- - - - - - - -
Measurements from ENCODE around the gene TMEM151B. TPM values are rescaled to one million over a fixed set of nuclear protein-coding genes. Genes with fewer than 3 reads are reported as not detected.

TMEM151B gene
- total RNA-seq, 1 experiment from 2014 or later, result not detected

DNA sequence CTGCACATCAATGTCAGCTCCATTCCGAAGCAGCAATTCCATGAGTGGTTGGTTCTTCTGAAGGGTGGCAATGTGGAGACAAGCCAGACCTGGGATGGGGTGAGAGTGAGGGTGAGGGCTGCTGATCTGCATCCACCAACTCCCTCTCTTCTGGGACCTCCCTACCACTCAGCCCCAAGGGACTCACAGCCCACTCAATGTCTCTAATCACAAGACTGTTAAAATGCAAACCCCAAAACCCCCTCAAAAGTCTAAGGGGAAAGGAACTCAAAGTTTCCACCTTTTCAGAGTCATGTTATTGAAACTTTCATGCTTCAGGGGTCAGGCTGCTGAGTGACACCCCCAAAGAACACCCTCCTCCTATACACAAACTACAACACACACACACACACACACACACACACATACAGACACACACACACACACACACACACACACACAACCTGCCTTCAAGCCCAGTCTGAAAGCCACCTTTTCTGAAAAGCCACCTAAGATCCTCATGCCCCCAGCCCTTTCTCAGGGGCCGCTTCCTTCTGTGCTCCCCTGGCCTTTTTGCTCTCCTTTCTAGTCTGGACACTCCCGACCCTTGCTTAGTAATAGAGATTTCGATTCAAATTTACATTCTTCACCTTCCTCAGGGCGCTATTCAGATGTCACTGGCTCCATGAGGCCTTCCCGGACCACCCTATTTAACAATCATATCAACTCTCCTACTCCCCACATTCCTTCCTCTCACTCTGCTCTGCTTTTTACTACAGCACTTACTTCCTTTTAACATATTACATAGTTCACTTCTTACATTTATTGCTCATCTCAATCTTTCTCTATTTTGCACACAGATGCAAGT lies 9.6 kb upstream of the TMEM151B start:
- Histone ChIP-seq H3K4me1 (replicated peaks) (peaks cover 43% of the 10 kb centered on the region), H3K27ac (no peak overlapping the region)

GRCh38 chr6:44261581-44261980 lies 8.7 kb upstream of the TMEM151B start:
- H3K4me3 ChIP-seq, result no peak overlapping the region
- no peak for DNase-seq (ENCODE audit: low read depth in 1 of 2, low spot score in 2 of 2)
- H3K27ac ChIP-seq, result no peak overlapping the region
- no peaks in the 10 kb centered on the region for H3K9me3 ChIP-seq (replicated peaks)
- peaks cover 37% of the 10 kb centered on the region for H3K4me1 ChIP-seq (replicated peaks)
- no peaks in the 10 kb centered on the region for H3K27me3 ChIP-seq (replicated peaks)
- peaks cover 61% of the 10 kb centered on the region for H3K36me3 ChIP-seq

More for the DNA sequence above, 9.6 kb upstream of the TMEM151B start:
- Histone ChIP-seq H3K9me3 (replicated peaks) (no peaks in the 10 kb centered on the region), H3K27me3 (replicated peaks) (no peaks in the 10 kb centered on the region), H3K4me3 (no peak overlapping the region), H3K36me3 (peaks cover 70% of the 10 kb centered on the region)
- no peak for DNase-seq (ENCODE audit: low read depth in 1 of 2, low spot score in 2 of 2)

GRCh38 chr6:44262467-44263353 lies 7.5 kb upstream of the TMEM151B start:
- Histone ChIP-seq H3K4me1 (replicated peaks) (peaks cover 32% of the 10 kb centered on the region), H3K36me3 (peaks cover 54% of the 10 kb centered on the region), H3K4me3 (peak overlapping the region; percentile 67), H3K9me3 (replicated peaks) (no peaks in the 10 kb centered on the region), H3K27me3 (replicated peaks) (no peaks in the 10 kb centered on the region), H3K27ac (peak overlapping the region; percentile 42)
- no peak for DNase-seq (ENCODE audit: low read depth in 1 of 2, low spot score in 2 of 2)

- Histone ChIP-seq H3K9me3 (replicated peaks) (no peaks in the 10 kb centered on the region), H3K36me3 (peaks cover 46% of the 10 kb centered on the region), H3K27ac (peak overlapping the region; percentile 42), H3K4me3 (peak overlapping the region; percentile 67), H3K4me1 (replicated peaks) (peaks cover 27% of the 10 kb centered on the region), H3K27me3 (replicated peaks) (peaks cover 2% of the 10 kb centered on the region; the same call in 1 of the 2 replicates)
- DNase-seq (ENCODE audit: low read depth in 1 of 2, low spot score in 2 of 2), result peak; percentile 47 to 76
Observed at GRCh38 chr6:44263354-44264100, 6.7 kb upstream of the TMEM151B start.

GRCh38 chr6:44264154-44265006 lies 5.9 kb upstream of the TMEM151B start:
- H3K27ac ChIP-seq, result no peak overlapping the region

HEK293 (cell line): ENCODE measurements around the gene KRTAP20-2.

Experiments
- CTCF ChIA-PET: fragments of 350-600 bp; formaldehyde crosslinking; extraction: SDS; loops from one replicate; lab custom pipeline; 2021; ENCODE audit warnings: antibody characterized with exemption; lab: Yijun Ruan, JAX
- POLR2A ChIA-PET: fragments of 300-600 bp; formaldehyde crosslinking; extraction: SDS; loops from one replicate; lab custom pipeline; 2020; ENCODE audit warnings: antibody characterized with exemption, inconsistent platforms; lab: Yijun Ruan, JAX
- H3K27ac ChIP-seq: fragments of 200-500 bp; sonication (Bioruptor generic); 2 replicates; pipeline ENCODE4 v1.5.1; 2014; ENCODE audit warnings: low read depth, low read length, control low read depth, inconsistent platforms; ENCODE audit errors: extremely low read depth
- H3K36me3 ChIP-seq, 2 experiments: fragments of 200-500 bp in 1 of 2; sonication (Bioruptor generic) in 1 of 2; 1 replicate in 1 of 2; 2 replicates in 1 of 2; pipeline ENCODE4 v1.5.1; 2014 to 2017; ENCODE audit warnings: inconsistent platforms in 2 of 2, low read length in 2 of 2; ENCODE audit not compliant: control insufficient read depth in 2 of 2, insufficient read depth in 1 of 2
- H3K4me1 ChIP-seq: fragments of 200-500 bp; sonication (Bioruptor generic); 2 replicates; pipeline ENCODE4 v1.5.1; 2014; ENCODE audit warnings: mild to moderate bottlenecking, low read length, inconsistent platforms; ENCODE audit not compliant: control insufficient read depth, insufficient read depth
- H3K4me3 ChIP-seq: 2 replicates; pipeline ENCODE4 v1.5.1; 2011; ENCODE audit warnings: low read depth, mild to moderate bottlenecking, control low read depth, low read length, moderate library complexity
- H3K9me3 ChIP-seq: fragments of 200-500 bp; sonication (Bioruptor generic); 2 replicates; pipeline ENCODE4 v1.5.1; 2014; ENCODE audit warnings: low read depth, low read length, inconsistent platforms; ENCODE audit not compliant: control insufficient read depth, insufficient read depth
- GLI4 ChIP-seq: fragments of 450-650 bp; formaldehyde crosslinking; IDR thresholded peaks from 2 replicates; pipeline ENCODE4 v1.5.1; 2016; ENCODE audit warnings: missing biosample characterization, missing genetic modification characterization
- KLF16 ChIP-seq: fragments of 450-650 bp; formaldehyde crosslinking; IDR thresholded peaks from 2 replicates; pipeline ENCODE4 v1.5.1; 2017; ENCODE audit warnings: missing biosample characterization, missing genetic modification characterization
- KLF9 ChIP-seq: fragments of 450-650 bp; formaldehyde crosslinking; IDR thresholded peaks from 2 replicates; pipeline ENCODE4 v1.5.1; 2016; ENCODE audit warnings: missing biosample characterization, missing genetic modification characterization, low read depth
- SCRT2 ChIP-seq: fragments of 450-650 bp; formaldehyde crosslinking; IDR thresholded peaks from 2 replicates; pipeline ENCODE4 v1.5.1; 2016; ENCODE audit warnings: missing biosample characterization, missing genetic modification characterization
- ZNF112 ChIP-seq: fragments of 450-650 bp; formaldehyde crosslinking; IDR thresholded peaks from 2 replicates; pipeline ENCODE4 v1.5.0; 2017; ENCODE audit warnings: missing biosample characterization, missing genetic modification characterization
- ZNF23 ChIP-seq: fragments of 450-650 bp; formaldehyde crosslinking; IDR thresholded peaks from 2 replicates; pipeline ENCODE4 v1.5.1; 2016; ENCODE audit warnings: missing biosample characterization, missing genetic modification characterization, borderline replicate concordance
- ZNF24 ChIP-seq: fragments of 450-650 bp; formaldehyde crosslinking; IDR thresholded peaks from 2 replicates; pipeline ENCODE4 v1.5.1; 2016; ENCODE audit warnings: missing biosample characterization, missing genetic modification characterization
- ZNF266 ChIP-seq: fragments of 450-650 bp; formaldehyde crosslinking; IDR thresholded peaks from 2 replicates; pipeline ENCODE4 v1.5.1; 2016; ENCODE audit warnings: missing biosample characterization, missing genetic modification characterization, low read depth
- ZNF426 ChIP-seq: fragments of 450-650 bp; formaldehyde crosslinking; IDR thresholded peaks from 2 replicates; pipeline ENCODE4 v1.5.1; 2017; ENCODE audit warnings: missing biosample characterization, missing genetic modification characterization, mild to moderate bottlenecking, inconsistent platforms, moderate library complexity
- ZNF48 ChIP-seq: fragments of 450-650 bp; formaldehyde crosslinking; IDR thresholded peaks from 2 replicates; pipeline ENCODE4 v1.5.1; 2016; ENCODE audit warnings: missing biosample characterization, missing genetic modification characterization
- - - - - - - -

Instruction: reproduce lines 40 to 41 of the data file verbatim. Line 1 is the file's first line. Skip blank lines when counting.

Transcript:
- ZNF24 ChIP-seq: fragments of 450-650 bp; formaldehyde crosslinking; IDR thresholded peaks from 2 replicates; pipeline ENCODE4 v1.5.1; 2016; ENCODE audit warnings: missing biosample characterization, missing genetic modification characterization
- ZNF266 ChIP-seq: fragments of 450-650 bp; formaldehyde crosslinking; IDR thresholded peaks from 2 replicates; pipeline ENCODE4 v1.5.1; 2016; ENCODE audit warnings: missing biosample characterization, missing genetic modification characterization, low read depth